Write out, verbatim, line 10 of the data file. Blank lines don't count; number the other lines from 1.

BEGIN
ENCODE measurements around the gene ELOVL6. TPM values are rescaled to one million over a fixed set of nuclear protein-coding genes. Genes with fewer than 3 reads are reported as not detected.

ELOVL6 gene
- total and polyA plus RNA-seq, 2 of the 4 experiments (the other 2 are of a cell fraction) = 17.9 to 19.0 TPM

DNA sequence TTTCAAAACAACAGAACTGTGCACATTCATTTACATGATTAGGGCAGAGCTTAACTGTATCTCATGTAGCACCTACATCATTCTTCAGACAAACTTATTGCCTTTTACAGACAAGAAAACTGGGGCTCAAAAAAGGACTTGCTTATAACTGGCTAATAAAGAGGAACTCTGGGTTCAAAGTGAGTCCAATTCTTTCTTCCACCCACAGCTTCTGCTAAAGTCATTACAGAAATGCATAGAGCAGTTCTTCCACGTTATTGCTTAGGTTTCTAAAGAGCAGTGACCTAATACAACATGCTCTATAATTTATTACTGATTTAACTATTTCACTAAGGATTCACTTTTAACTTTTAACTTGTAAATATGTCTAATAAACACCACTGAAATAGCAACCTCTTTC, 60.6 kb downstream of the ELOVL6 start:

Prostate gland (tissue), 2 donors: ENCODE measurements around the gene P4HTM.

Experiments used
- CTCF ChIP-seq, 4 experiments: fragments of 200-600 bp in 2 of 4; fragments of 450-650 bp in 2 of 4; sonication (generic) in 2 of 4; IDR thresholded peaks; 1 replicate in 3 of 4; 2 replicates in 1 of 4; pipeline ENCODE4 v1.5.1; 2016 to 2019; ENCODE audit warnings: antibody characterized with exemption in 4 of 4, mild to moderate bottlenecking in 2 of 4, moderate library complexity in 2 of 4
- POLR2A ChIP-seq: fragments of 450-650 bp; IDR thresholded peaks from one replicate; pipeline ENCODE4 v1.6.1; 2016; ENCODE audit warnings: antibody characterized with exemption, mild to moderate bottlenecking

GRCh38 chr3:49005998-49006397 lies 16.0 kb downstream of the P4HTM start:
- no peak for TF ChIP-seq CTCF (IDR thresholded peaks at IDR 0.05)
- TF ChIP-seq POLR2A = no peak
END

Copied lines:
- no peak for TF ChIP-seq CTCF (IDR thresholded peaks at IDR 0.05)